To lead an American Spin, one rotates ('tucks') her to her left during the preceding triple, then braces so she can push off of the man's leading hand with her right. Obviously, this doesn't work with ladies who don't know the step, since they won't know to push off. Beginners with one step under their belt can't be expected to follow it, and you shouldn't try. When I dance with beginners, I sort-of 'test' for the American spin reaction by leading an underarm turn and adding a bit of tuck. Beginners just follow the underarm turn and fail to compress or tuck. OK, we just stick to basic steps. Since I still have hand contact the lead doesn't falter. More advanced dancers follow the (overhand) tuck just like an American Spin. Then I know I can use Tuck style moves.
You can't just push the lady with the left hand because this will tend to push her backwards, when you really want her to stay in place and spin. However, there is a way to refine this lead so that ladies who don't know the figure can still follow it. It requires a two hand hold though.
As you tuck the lady, drop *both* hands to just below waist level. Your left hand will now be holding the lady's right hand in front of a point about two inches below your belly button, and your right hand will be on the top of the lady's left hip. You now rotate the lady to her right, into the spin, primarily by pulling with your *right* hand. Your left hand helps with the rotation, primarily by providing resistance so the lady isn't pulled into you, but also pushing gently away from you, following the lady's rotation. This method results in a much smoother action than the 'resistance only' method.
Note that the right hand must be on the hip, not the waist. Two reasons: first, the hip is farther from the lady's center of rotation, so you can provide the required torque with a gentler pull; second, the rigidity of the hip bone helps prevent your pull from having inadvertent side effects, like pulling just the lady's waist towards you.
Also, it really helps if the man moves a little so the woman has to turn less than a full 360 degrees. In fact it is the man's duty to move enough that both partners end up right after the woman turns. This is an example of one of the most basic principles of good leading: Lead her, then follow what she does.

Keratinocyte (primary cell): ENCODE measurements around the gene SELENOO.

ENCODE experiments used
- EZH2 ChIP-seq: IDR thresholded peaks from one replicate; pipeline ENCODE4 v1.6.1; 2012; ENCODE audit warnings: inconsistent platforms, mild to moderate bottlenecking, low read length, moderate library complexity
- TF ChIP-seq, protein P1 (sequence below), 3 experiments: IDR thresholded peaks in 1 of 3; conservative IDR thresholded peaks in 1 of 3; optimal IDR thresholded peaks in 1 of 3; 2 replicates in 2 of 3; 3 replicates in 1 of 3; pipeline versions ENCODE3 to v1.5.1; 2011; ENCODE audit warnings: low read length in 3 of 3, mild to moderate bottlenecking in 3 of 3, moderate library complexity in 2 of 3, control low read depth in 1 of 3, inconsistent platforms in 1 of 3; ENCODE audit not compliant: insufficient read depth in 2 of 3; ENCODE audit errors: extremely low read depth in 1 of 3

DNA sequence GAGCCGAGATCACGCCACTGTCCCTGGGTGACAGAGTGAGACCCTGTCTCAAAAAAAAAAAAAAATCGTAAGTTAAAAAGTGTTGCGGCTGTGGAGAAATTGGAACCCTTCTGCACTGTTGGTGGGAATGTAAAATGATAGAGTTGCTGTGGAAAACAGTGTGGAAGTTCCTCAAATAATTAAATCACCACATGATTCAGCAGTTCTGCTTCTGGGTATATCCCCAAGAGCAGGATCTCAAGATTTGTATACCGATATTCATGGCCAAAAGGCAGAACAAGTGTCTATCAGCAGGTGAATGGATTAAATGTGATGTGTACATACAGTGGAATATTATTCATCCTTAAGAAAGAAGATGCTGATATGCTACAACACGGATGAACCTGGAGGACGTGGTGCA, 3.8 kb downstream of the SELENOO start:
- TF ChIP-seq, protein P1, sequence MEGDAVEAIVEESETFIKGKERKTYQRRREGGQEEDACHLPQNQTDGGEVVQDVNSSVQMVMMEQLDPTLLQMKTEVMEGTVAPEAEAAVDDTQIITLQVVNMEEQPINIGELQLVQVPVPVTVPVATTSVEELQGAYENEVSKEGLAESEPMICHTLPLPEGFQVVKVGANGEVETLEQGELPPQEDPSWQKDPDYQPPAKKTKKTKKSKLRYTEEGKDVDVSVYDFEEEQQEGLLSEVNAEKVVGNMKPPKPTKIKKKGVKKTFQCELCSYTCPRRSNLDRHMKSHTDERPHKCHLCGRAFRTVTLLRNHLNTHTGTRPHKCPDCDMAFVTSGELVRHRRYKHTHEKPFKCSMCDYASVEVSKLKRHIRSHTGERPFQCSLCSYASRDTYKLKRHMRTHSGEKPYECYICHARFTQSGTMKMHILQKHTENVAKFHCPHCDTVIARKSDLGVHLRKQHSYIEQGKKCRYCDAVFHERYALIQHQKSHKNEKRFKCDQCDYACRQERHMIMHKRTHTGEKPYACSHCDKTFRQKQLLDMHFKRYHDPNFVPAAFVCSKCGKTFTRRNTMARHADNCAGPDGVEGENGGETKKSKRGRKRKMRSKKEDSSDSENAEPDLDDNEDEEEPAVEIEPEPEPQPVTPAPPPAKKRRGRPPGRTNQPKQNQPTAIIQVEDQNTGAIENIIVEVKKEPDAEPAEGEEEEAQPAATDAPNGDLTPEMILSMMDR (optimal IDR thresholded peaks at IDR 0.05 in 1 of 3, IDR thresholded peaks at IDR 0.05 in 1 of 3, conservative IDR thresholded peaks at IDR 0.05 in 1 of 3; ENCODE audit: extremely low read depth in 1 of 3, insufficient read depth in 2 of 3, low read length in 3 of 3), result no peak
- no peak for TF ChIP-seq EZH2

This bears repeating. Leading is following. A good leader has to compensate for his partner. Maintaining the balance point and connection is more important than where any individual ends up, in social dancing. This means the leader provides the lead, then waits to see what the follower does to that lead. Then the leader adjusts his leading so leader and follower remain in sync. In some dances you can go one step further and compensate for the follower as she does her spin. In hustle or ECS you can just rotate or move the slot around to match wherever the follower ends up. I've helped build the confidence of a few ladies who didn't think they could do "double" spins in hustle, by moving around them so that however much they actually spun, we ended up in the right position for the next pattern and in time to the music.
Overdone preps confuse the lady and are not desirable. If she responds to the tuck by throwing herself into a spin, she was over-led, or she is over-reacting. It's most likely the former. My two-step instructor teaches a "prep lead." It's NOT supposed to be very visible, because it's not supposed to be a frame rotation. It's supposed to be a signal. When doing a tuck turn in ECS, the man stops the lady with his hand and they build pressure against each other, palm-to-palm (or thereabouts). A follower writes about how this feels when done incorrectly "When I have experienced the prep-lead, there was no build-up of pressure on the hand through a palm-to-palm type of connection, there was just another direction change. As it was, it felt like a lead for a single inside turn, the guy changing his mind then the lead for a single outside turn."